A collection of time-tested attributes unite behind the words “Grand Hotel.” Some allude to a palatial structure, others reference five-star service and even more address historic international clientele.
All of this can be found at Pontresina, Switzerland’s Grand Hotel Kronenhof—and yet it’s all conveyed with a quiet elegance. From the stunning 19th Century façade (and its contemporary jewel-box pool and spa addition) to a fireside sitting room complete with Eames lounge chairs, the Kronenhof’s magnificence is draped in quiet, colorful hospitality. A sister to the Kulm Hotel, and located 15 minutes from downtown St Moritz (though in a peaceful, unpretentious town), many of its hidden treasures are surprising. The Kronenhof is certainly a gateway to the best of Switzerland’s winter sports. But inside, one will find the oldest bowling alley in the country, Switzerland’s largest gin bar and a gourmet restaurant with a signature dish involving a rather public preparation. With rooms starting at 360 CHF a night, it’s pricey but most certainly within reach of aspirational travelers.
To the right of the lobby, guests find The Kronenhof Bar. Both areas play host to an extensive afternoon tea program with over 20 tea options accompanied by traditional and contemporary dishes. The bar has signature cocktails, wines, beer and a great selection of spirits, but most impressive happens to be the three-page gin list. A global selection of gins is supported by eight from Switzerland, with the broadest range of flavor profiles possible. As unexpected as the gin menu is, the bowling alley a few floors below is even more so. In a cavernous, low-ceilinged, and almost anachronism-free space sits an old wooden lane with heavy wooden balls. Known as the Kegelbahn, the lane is fully functional (and automated) and the entire space can be booked for private dining as well.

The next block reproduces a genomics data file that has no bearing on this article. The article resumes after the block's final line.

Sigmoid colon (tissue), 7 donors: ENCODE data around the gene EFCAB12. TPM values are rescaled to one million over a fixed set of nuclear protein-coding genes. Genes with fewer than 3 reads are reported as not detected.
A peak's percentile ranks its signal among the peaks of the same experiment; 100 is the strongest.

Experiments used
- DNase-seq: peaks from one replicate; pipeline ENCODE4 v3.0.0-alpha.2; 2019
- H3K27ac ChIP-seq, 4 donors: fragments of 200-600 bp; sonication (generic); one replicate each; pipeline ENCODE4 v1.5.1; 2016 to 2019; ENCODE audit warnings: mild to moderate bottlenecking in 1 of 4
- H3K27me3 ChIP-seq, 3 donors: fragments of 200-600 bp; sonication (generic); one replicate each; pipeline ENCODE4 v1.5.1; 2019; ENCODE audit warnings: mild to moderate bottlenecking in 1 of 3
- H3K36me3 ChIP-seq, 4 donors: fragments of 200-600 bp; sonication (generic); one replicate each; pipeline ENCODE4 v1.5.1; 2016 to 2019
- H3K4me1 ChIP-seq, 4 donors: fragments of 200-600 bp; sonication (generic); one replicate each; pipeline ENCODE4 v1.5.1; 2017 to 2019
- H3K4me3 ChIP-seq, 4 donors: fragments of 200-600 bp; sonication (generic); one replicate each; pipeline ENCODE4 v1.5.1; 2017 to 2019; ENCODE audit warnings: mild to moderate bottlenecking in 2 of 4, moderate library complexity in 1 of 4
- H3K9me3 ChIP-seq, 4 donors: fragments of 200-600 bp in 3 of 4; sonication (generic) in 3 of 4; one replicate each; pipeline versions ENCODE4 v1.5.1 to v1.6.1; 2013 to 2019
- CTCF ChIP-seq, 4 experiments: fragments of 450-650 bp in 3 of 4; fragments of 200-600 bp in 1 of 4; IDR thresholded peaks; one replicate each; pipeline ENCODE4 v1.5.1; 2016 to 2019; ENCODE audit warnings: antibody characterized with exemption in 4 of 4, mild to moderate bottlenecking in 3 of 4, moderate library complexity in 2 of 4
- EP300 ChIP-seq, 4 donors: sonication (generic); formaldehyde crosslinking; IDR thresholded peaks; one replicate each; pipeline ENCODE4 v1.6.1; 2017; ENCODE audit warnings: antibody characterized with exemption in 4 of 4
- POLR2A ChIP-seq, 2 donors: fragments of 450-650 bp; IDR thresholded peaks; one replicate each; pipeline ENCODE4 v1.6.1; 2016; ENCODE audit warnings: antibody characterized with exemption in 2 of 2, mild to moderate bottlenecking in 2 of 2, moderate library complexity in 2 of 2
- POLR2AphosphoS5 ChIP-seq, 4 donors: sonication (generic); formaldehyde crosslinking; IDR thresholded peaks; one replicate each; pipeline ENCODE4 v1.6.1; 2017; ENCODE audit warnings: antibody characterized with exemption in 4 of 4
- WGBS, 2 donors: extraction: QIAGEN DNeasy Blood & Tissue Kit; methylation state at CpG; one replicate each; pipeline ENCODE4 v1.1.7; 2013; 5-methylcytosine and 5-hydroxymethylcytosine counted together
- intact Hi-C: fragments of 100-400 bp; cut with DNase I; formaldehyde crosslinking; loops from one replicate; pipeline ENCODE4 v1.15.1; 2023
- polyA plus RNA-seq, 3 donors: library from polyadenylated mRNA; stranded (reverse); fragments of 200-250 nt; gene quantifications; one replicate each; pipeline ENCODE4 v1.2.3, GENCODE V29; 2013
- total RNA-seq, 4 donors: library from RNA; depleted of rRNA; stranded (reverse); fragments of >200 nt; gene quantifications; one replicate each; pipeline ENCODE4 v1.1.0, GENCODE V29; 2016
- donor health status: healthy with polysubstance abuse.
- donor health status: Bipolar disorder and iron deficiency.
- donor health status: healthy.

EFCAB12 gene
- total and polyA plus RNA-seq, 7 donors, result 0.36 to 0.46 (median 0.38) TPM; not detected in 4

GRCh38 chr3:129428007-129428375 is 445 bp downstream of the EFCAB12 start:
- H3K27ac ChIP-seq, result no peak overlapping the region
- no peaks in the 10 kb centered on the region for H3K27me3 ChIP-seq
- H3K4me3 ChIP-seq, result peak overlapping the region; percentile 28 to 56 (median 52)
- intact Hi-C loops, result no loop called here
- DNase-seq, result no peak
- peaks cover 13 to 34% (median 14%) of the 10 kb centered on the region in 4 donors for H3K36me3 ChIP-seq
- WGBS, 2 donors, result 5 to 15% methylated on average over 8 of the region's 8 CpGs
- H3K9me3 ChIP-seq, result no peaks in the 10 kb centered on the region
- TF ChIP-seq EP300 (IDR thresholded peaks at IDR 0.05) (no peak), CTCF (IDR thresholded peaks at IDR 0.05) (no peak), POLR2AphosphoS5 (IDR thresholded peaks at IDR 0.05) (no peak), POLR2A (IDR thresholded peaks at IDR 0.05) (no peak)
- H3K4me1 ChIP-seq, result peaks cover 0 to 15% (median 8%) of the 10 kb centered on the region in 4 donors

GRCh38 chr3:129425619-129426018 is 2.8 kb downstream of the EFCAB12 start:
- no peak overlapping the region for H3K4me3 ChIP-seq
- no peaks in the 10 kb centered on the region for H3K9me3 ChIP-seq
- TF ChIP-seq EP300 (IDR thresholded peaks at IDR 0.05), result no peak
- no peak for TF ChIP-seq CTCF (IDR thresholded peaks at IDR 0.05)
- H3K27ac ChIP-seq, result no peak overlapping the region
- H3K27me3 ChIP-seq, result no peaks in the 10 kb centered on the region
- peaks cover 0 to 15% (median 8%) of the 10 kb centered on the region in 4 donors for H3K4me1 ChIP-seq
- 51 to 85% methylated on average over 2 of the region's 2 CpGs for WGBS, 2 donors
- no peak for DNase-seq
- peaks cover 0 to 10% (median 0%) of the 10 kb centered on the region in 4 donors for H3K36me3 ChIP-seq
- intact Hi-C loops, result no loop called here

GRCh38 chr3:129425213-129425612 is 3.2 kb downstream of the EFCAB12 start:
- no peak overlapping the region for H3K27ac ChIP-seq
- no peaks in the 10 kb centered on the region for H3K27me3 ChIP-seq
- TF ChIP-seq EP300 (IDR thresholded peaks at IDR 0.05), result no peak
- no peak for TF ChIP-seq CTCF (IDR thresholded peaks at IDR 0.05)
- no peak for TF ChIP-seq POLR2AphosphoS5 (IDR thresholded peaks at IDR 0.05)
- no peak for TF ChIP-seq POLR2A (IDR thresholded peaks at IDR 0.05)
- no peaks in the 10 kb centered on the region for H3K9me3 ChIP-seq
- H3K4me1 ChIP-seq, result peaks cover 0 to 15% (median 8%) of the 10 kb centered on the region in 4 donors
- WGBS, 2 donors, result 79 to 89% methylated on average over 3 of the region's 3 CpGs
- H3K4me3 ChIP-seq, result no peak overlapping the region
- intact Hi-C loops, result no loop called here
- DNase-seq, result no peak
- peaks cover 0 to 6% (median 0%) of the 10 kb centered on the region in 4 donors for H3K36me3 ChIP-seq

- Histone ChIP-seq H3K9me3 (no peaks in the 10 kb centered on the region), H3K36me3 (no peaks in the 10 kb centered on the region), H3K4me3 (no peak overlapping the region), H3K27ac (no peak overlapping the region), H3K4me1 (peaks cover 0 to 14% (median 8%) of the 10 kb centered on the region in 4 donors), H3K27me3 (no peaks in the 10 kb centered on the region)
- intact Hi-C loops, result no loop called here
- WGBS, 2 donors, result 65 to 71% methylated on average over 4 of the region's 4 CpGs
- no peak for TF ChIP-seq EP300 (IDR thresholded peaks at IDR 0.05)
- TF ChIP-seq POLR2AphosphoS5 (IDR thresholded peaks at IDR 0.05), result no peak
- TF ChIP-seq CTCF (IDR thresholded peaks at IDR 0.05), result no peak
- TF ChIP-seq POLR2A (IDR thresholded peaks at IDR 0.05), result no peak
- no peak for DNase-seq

As with most hotels in the thick of snow activities, much attention has been paid to the spa. A pool, fitness center and spa rooms combine for a 2,000 square-meter facility, wrapped in windows with a view of the Alps. There’s a dedicated bio-sauna for women only, and an all-gender Finnish sauna. Various grottos provide relaxation points and a separate children’s pool isolates (within view) all playful ruckuses. Once a month, a night spa program extends the destination’s hours until midnight.
We mentioned the price for single rooms upfront, because the very name Grand Hotel Kronenhof might sound daunting. Understandably, with a larger budget rooms grow in grandeur. There are spacious double rooms (pictured) with traditional Swiss pinewood paneling. There are also two categories of junior suites: Grand Premium and Grand Classic. The former are the result of a 2016 renovation by French interior designer and architect Pierre-Yves Rochon. All of the junior suites are south-facing and most feature either a balcony or terrace. As far as suites go, the Kronenhof has nine and each is uniquely decorated—with the decor pertaining to its location in the building and its views.
The Kronenhof features three restaurants (and a smaller kids’ dining room with a dedicated menu). There’s an outdoor pavilion and bar, with an excellent view of the hotel year ’round. The Grand Restaurant plays host to a superb breakfast buffet, free to guests. At night, it carries a dress-code and features a tasting menu with highly refined options. Our personal favorite is the gourmet restaurant Kronenstübli. In a Swiss parlor of wooden floors and panels, French and Mediterranean dishes are served with flair. The signature dish, Canard à la Presse, requires the chef and an assistant to arrive at the table and press a sauce directly from the duck meat before pouring it over the bird’s most tender portions. Desserts are exemplary—and an order of ice cream is also made directly in front of guests.
Pontresina, as expected, is in close proximity to ski slopes and the hotel can arrange transportation. Neighboring St Moritz plays host to frequent global competitions, including the Cartier and Perrier-Jouët sponsored Snow Polo World Cup and the 2017 Alpine Skiing World Cup. There’s more on offer than just skiing and snowboarding for guests, however. The Olympia Bobsled Run, the oldest in the world—and the only natural ice-track used in international competition—lets visitors bobsled between two professionals (a driver and a breakman). The experience lasts all but one-and-a-half minutes yet delivers 4.5 Gs of force. It’s dazzling and dizzying. For those ski-capable, there’s also skijoring—where one is tethered to a horse. And the most family-friendly happens to be dog-sledding. During our stay we experienced all three adventures and were better for it.
Report by coolhunting.com
Room and restaurant images courtesy of the Grand Hotel Kronenhof, all other images by David Graver